Department of Energy 12 DOE Hydrogen and Fuel Cells Program and Vehicle Technologies Program Annual Merit Review and Peer Evaluation Meeting PDF icon arravt082_ti_bowen_2012_o.pdf More Documents & Publications The Future of Home Heating StateActivity.pdf Hydrogen & Fuel Cells Program Overview

  4. SunLine Test Drives Hydrogen Bus: Hydrogen Fuel Cell & Infrastructure...

    Office of Energy Efficiency and Renewable Energy (EERE) Indexed Site

    Test Drives Hydrogen Bus: Hydrogen Fuel Cell & Infrastructure Technologies Program, Fuel Cell Bus Demonstration Projects Fact Sheet. SunLine Test Drives Hydrogen Bus: Hydrogen Fuel ...

  5. Simulating Impacts of Disruptions to Liquid Fuels Infrastructure

    SciTech Connect (OSTI)

    Wilson, Michael; Corbet, Thomas F.; Baker, Arnold B.; O'Rourke, Julia M.

    2015-04-01

    This report presents a methodology for estimating the impacts of events that damage or disrupt liquid fuels infrastructure. The impact of a disruption depends on which components of the infrastructure are damaged, the time required for repairs, and the position of the disrupted components in the fuels supply network. Impacts are estimated for seven stressing events in regions of the United States, which were selected to represent a range of disruption types. For most of these events the analysis is carried out using the National Transportation Fuels Model (NTFM) to simulate the system-level liquid fuels sector response. Results are presented for each event, and a brief cross comparison of event simulation results is provided.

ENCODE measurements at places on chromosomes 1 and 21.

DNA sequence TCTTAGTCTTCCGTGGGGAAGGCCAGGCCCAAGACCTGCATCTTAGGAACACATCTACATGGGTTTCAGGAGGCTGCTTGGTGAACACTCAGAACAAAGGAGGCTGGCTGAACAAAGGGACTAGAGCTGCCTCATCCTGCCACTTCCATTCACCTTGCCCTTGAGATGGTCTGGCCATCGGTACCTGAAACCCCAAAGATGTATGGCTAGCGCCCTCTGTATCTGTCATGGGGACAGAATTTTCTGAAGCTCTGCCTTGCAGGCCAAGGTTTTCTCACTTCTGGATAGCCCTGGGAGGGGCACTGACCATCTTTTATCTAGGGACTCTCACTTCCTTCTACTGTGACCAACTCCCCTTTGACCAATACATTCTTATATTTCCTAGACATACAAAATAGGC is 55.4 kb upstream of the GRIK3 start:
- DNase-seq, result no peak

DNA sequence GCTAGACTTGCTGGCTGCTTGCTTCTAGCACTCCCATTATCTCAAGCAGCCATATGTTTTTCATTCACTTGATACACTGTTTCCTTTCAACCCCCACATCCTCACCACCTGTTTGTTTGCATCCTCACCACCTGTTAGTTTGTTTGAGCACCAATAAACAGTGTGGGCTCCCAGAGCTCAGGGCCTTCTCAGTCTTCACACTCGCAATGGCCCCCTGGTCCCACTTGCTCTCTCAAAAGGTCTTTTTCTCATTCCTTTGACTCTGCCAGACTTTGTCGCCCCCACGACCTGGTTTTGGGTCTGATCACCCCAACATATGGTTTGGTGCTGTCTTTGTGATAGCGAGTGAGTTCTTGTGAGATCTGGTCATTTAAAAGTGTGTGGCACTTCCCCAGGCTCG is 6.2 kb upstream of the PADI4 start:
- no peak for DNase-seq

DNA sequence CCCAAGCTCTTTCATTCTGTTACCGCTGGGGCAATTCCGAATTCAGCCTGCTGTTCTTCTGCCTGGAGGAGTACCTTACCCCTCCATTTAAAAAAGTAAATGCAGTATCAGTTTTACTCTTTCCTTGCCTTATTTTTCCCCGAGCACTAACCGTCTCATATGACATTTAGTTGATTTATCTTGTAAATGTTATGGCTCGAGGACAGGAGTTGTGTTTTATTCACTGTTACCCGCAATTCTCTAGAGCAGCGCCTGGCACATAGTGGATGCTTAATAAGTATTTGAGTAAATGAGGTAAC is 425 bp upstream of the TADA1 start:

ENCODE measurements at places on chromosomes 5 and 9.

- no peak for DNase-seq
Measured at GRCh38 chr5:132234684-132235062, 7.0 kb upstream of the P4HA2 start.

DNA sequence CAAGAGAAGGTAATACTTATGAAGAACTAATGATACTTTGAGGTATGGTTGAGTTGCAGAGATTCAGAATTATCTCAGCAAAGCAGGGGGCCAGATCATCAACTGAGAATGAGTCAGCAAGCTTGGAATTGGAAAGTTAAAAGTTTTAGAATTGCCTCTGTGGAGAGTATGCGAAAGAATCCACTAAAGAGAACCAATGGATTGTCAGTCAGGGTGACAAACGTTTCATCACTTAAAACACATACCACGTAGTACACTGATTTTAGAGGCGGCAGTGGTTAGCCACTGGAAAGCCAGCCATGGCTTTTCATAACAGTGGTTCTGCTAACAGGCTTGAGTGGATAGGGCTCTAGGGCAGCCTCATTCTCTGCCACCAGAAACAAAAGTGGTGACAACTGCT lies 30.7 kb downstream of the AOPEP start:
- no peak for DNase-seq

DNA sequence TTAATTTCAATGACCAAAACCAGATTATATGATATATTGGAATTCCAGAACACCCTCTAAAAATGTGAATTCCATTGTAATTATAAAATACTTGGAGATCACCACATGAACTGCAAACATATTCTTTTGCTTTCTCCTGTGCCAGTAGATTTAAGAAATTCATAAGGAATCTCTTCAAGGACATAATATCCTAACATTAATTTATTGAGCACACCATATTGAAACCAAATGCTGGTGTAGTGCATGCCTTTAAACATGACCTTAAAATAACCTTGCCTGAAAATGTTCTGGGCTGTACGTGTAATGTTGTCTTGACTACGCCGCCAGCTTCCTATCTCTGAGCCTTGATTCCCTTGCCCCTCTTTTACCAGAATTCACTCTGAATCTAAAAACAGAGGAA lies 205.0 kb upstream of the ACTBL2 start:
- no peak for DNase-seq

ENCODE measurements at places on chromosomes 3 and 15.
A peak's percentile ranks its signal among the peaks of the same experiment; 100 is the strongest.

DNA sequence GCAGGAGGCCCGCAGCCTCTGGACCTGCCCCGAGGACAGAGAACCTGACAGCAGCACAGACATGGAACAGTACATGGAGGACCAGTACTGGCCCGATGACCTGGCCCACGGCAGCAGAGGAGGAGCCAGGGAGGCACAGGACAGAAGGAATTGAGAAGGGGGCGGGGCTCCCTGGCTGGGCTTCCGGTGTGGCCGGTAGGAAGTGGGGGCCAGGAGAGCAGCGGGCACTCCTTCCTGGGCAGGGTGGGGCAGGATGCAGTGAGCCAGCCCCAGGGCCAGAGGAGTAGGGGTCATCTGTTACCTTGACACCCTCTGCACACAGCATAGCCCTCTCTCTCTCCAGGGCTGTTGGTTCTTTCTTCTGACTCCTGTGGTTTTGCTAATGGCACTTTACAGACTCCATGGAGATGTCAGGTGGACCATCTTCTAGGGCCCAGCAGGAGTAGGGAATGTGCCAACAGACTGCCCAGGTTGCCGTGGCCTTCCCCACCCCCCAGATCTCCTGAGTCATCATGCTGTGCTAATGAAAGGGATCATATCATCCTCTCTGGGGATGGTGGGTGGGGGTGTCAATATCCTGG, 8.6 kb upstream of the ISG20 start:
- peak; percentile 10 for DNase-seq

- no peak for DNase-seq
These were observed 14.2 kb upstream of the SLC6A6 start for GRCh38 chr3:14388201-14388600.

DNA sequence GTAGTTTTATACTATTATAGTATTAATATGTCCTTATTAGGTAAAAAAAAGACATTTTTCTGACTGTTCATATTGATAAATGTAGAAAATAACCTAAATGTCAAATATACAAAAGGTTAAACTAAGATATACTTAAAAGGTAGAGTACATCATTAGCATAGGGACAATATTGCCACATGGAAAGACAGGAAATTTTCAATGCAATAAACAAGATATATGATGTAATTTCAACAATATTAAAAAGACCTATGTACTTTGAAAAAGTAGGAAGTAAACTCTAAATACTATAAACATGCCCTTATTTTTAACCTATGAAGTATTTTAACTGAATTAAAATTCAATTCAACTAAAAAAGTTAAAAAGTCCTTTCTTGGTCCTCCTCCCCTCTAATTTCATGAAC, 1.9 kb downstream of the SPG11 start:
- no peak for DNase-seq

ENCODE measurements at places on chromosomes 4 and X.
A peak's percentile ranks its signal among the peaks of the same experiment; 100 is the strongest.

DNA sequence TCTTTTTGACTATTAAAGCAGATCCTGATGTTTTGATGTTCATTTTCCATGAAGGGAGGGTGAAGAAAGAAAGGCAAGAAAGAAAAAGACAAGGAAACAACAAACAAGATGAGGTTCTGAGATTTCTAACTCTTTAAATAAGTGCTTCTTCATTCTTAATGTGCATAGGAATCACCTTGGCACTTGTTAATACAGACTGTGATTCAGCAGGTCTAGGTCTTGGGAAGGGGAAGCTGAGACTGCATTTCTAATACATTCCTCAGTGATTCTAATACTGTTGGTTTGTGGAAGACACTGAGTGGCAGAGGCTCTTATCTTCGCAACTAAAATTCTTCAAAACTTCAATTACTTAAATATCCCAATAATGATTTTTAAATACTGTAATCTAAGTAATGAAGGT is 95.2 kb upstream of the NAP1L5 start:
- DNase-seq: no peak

6. Costs Associated With Compressed Natural Gas Vehicle Fueling Infrastructure

    SciTech Connect (OSTI)

    Smith, M.; Gonzales, J.

    2014-09-01

    This document is designed to help fleets understand the cost factors associated with fueling infrastructure for compressed natural gas (CNG) vehicles. It provides estimated cost ranges for various sizes and types of CNG fueling stations and an overview of factors that contribute to the total cost of an installed station. The information presented is based on input from professionals in the natural gas industry who design, sell equipment for, and/or own and operate CNG stations.

  7. Alcohol-fueled vehicles: An alternative fuels vehicle, emissions, and refueling infrastructure technology assessment

    SciTech Connect (OSTI)

    McCoy, G.A.; Kerstetter, J.; Lyons, J.K.

    1993-06-01